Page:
Cover image for If I were your mother
If I were your mother
Bridges, Margaret Park.
Personal Author:
Publication Information:
New York : Morrow Junior Books, [1999]

Physical Description:
1 volume (unpaged) : color illustrations ; 24 cm
A girl tells her mother all the special things she would do for her if their positions were reversed and she was the mother.


Format :


Call Number
Material Type
Home Location
Item Holds
PIC.BK. Juvenile Fiction Picture Books
PIC.BK. Juvenile Fiction Picture Books
PIC.BK. Juvenile Fiction Seasonal
PIC.BK. Juvenile Fiction Picture Books

On Order



A girl tells her mother all the special things she would do for her if their positions were reversed and she was the mother.

Reviews 3

Booklist Review

Ages 3^-5. These cheerful picture books, written in the form of parent-child conversations, suggest how children would run things if they were the parents. In Father, a little boy imagines, "If I were your father, I'd let you shave me with whipped cream in the morning," an idea that leads to many more fantasies from the father as well as the son. The imaginary scenes appear on pages with colored backgrounds facing white pages showing the genial pair talking as they engage in everyday activities, such as getting dressed and fixing breakfast. Mother begins with a little girl asking, "Mommy, do you ever wish you were a little girl again?" The daughter imagines herself as the grown-up pampering her mother, now a little girl: offering her a red, silky party dress to wear to school, building a giant treehouse for her, and letting her leap from the sofa to the armchair. In both books, the playful banter highlights the love and trust of the parent-child relationship as well as the imaginative play the characters enjoy. Sometimes recalling the portrayal of children in early Sendak picture books, Denton's line-and-watercolor-wash illustrations will charm preschoolers and parents alike with their warm colors and their fresh depictions of familiar activities and childlike fantasies. A pleasing pair. --Carolyn Phelan

Publisher's Weekly Review

In these affectionate companion books, a girl imagines switching places with her mother, and a boy with his father. The children describe whimsical activities like building a tree house with an elevator and hiding so much buried treasure in their pockets that their pants fall down. But most of the children's ideas hint slyly at what their parents don't let them do: "If I were your mother, I'd let you jump from the sofa to the armchair"; "If I were your father, I wouldn't yell if you stood in front of the TV while I was watching a game." The parent and child banter playfully, building on the scenarios in alternating red and blue text to indicate which line of dialogue belongs to which speaker. Bridges reuses the parent-child call-and-response format of her Will You Take Care of Me?, but with greater originality and range. The lightness and warmth of Denton's (A Child's Treasure of Nursery Rhymes) watercolors complement the softness of the text. Her impish, wide-faced characters may remind readers of more staid versions of Maurice Sendak's (a few of the girl's poses and costumes look borrowed). While the mother and daughter are snugglier than their male counterparts (Dad refers to his boy as "buddy" throughout), the girl is the livelier of the two kids; her dancing, swinging and jumping convey terrific energy. Both books revel in the coziness of a loving relationship. Ages 3-up. (May) (c) Copyright PWxyz, LLC. All rights reserved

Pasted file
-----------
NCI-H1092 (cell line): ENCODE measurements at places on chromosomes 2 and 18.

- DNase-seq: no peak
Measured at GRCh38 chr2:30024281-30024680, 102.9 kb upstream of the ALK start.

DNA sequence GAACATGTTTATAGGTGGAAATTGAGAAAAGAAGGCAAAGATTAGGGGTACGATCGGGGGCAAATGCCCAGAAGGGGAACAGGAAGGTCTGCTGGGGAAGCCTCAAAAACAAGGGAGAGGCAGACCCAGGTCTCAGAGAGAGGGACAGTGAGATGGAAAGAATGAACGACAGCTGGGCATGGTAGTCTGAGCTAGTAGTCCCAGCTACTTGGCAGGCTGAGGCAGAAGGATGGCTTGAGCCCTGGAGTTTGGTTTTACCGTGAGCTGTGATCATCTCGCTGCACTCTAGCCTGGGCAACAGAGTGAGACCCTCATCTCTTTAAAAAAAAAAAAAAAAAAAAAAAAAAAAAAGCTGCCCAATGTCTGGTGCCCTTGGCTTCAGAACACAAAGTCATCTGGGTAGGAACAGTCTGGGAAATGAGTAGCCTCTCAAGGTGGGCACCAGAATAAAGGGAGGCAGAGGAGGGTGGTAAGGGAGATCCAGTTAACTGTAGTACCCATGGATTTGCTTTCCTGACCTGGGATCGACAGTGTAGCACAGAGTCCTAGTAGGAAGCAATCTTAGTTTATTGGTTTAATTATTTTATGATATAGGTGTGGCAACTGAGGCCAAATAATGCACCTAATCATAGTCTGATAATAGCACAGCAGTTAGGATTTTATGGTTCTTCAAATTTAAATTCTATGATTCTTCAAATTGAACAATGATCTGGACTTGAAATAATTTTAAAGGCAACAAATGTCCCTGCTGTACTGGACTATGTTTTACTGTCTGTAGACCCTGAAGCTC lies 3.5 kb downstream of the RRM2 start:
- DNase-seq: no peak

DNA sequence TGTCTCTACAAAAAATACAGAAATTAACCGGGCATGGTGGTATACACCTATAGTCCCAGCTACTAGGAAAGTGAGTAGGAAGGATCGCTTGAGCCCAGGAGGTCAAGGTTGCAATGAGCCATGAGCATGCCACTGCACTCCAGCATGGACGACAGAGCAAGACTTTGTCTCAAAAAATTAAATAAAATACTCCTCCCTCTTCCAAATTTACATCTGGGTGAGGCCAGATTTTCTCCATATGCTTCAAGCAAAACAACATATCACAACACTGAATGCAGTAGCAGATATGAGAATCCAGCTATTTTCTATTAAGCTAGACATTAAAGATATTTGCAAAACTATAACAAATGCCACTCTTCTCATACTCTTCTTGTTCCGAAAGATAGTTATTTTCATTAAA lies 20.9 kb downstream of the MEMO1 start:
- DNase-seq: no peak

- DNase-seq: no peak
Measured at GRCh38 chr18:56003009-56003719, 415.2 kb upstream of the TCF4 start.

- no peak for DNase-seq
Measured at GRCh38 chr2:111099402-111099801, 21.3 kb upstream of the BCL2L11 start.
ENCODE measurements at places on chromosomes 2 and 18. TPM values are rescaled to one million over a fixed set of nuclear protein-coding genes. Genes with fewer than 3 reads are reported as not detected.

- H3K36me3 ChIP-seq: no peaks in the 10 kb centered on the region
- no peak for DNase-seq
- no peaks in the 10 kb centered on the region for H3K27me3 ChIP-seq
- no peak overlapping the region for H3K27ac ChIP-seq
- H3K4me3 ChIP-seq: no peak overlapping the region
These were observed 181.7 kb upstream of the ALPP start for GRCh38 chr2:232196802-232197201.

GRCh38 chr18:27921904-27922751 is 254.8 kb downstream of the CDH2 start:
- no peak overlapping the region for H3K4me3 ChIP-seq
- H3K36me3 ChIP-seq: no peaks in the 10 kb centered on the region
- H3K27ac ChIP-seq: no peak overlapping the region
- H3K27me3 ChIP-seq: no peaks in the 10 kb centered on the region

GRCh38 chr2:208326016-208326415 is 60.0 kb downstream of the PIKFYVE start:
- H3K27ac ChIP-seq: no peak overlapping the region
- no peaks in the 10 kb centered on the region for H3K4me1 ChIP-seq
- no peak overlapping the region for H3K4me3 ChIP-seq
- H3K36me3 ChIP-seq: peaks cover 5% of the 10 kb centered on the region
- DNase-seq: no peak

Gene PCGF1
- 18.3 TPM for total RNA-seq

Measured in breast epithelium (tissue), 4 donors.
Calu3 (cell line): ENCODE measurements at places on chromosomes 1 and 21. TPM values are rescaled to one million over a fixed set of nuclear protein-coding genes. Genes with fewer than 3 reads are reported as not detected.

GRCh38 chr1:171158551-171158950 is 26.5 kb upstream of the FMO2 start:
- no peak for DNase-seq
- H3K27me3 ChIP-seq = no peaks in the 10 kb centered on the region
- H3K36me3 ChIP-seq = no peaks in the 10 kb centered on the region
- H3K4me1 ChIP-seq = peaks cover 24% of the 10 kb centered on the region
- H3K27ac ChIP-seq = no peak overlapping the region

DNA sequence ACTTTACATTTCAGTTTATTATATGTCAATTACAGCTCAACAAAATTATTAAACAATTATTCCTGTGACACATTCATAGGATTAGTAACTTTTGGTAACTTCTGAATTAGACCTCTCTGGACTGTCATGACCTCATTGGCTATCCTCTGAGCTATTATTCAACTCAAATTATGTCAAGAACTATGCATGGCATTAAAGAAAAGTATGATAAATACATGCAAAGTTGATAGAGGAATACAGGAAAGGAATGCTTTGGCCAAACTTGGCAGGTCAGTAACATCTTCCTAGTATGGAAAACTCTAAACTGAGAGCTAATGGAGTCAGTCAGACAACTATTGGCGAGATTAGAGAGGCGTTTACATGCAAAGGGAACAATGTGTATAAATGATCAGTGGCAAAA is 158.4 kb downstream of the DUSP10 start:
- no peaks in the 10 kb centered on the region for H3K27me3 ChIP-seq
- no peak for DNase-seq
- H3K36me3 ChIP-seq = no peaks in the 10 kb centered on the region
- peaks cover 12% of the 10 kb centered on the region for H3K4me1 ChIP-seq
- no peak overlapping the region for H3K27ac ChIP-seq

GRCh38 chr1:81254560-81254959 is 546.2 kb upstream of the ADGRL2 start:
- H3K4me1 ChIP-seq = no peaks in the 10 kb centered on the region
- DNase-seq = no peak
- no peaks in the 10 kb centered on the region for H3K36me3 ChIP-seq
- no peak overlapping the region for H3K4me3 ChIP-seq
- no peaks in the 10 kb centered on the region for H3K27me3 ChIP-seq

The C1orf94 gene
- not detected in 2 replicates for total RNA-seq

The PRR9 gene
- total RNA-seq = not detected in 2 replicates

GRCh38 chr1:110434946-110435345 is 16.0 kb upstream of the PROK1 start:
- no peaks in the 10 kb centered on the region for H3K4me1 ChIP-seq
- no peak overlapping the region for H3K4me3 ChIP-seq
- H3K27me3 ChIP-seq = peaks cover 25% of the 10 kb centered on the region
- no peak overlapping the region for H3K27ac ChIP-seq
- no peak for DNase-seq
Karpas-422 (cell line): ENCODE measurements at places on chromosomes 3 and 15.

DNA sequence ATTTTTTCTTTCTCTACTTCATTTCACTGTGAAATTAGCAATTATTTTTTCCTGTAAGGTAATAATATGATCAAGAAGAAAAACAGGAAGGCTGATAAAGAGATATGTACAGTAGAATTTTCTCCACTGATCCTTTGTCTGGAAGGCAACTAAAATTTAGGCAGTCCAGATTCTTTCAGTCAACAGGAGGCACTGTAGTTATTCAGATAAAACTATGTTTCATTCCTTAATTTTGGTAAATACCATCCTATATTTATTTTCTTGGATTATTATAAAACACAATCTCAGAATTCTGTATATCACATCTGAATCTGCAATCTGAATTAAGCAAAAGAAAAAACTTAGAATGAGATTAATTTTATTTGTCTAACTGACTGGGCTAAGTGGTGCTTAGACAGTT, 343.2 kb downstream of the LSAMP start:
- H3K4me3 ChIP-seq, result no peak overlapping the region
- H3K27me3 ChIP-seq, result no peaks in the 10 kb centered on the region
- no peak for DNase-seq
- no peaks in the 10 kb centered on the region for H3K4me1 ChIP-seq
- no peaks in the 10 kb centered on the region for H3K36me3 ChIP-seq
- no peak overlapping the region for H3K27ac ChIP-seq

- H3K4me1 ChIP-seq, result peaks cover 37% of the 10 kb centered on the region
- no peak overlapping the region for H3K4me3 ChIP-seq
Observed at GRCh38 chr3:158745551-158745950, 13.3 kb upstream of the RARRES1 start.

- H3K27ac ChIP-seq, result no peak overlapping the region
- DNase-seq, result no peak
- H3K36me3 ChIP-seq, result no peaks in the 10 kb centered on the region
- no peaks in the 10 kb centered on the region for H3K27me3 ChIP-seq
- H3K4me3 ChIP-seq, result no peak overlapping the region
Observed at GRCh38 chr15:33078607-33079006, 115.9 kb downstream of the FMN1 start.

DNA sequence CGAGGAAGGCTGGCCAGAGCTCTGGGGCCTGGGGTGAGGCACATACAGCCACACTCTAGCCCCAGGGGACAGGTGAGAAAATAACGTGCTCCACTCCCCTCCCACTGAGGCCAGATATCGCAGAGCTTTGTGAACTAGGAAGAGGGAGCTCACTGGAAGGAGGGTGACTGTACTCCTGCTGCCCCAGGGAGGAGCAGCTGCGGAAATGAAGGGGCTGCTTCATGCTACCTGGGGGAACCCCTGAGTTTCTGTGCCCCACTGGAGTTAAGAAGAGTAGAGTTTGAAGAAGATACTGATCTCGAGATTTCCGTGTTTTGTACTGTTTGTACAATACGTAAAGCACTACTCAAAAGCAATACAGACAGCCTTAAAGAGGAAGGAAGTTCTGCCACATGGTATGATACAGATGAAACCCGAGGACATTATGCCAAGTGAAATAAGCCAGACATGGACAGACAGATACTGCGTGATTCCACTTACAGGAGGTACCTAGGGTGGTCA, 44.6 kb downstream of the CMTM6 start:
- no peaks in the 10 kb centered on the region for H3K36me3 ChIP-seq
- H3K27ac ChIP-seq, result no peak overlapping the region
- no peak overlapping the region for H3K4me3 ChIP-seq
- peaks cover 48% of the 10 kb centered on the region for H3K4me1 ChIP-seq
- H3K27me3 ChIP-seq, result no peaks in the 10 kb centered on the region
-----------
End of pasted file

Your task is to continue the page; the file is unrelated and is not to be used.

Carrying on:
School Library Journal Review

PreS-K-Playing on every child's fantasy of being a mommy or daddy, these two books show a parent and child engaged in daily activities while the youngster imagines the glorious things he or she would do with the power of parenthood. The boy in Father pictures taking his son fishing on a school day and hunting for buried treasure as ideal parenting activities, while the girl in Mother describes the giant tree house and bathtub full of goldfish she would provide for her daughter. The adults are willing accomplices, each playing along with their child's game and even expanding on it. Both books end with the youngster sitting in the parent's lap, content to return to traditional roles. Although the sentences are short and the vocabulary simple, the author laces the text with the kind of poetry that appeals to young minds, describing the stars as "sprinkles on a chocolate ice cream sky." The watercolor illustrations work well with the stories, using bright colors for the imaginary scenes and a softer palette for the ordinary world. Both books would make good read-alouds for storytime, particularly on Mother's Day and Father's Day, and could also be used in classrooms to inspire discussion about what it would be like to be parent for a day.-Dawn Amsberry, formerly at Oakland Public Library, CA (c) Copyright 2010. Library Journals LLC, a wholly owned subsidiary of Media Source, Inc. No redistribution permitted.